For some reason, I keep running into these same words, “I didn’t have a choice.” It’s cropped up so many times lately that I just have to comment. My point is simple: There’s always a choice!
Admittedly, we may have few choices, we may have bad choices, but nonetheless we always have a choice. Claiming anything else serves only two purposes: justification and disempowerment.
It started with a line in a book. “Remember this, you don’t have a choice.”
Except, even as that was said, the explanation belied the statement: Basically, the choice was to go along with the powerful but good person or fall into the hands of the powerful bad person. To avoid the latter, the powerful good person was willing to destroy the characters she was trying to save.
We are talking about a life-or-death choice, but it is nonetheless a choice. And, honestly, there are some things we, as human beings, need to be willing to die for. Today is a good day to take a moment and think about that.
Today is the day we honor Martin Luther King, Jr., one of the great American heroes. He became a hero, not be disavowing his choices, but by claiming his right to choose. And Martin Luther King, Jr. did choose and he chose well.
Faced with prejudice, Martin Luther King, Jr. chose open-heartedness. Faced with hatred, Martin Luther King, Jr. chose love. Faced with violence, Martin Luther King, Jr. chose peace. Faced with oppression, Martin Luther King, Jr. chose resistance. Faced with fear, Martin Luther King, Jr. chose compassion. Faced with anger, Martin Luther King, Jr. chose understanding.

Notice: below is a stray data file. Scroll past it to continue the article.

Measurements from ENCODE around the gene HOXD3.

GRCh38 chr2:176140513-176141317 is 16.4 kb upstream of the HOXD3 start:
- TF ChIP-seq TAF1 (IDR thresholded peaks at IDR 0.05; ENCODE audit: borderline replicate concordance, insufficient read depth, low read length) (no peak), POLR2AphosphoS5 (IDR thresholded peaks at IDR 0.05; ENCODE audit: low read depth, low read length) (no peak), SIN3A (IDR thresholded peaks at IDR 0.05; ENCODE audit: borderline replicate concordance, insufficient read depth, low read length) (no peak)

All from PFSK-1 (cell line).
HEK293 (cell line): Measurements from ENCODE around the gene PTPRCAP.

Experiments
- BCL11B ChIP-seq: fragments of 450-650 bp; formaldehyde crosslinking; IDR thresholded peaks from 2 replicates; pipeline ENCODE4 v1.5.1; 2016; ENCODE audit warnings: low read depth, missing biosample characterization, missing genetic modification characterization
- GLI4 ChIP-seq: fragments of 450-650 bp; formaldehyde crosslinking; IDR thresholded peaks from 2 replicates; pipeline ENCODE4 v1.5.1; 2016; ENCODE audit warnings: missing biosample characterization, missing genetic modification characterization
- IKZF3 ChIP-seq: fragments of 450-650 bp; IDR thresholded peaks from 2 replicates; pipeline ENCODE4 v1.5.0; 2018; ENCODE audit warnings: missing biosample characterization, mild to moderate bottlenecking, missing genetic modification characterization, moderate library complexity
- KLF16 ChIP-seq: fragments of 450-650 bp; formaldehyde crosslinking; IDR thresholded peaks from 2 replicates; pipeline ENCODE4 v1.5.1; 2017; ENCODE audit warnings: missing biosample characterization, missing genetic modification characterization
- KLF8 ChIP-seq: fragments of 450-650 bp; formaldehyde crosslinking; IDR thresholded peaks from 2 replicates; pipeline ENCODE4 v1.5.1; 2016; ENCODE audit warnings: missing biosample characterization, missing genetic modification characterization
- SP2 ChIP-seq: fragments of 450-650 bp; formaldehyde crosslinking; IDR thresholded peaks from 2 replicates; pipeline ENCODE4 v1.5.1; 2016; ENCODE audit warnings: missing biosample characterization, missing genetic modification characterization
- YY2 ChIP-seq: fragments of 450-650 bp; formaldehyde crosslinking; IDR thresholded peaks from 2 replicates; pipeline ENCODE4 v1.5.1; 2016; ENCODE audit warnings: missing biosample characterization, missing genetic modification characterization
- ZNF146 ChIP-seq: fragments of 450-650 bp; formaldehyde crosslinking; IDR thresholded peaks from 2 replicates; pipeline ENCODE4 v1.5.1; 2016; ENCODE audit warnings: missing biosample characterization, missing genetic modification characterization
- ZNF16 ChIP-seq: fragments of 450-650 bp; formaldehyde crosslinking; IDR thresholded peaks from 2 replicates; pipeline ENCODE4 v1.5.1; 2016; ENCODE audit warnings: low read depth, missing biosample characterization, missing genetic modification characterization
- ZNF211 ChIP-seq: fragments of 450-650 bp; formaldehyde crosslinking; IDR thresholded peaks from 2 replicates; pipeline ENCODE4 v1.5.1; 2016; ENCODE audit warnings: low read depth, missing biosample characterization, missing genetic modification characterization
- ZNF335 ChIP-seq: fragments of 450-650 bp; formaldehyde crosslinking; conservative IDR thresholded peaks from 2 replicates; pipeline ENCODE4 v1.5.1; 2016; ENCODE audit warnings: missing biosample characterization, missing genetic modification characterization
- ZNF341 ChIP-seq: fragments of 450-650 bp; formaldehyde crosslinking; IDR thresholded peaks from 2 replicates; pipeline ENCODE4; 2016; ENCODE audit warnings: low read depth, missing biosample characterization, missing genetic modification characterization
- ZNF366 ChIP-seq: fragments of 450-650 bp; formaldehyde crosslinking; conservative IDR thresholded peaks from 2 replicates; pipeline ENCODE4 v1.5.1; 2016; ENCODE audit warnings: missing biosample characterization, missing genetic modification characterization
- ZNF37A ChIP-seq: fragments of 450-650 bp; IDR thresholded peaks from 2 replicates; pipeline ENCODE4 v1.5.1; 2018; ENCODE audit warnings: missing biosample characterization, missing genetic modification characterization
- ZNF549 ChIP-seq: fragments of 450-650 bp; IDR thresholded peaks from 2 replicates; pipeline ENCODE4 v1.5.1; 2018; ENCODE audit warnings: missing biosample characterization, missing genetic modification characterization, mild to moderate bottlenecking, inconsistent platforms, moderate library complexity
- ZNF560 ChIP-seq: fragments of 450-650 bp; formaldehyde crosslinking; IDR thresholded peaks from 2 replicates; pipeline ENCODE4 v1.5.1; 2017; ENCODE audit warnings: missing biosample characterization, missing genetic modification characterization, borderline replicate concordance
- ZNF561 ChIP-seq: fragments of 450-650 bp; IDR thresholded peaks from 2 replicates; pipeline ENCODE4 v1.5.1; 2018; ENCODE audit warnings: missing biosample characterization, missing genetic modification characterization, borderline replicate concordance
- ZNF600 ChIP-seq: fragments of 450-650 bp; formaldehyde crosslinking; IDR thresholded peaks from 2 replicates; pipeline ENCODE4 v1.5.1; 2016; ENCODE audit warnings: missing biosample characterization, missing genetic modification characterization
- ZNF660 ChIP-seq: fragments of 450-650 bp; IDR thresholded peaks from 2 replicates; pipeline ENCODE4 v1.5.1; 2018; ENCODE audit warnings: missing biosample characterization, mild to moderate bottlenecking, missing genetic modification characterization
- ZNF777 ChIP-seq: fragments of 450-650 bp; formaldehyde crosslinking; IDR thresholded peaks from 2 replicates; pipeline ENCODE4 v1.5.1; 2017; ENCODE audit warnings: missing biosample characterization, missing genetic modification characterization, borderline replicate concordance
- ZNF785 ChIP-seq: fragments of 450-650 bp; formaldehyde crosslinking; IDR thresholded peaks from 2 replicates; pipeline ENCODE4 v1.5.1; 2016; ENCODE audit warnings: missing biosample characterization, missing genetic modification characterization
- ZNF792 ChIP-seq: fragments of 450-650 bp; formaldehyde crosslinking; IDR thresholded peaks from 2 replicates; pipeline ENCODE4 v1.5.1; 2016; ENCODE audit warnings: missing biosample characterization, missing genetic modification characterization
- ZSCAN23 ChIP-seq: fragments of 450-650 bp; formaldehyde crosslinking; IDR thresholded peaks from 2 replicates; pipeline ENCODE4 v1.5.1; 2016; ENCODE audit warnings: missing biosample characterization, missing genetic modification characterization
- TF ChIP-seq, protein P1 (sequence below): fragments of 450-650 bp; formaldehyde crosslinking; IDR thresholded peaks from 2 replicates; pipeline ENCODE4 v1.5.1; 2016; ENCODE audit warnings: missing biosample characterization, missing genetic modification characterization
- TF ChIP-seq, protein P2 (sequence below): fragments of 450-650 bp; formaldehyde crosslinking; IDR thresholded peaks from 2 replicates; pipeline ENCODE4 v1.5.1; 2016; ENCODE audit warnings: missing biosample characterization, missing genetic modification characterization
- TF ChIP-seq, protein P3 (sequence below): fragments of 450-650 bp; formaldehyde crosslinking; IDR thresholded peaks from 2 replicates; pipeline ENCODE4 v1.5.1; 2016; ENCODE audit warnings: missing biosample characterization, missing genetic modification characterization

These were not easy choices. They were inevitably life-and-death choices and Martin Luther King, Jr. chose what he did, knowing the example he was setting and the risks he was taking. He could have much more easily have said, “I have no choice.” He could have sat down, shut up, and lived long. If he had, he wouldn’t be a hero, because he wouldn’t have made a difference. He would have lived longer, but he would not have lived better.
Every time we say, “I have no choice,” we give our power to choose away to another. When we abdicate our responsibility to choose, we give up our ability to make a difference. Today, of all days, honor your right and your responsibility to choose. Don’t take the easy way. Do something that will make a difference.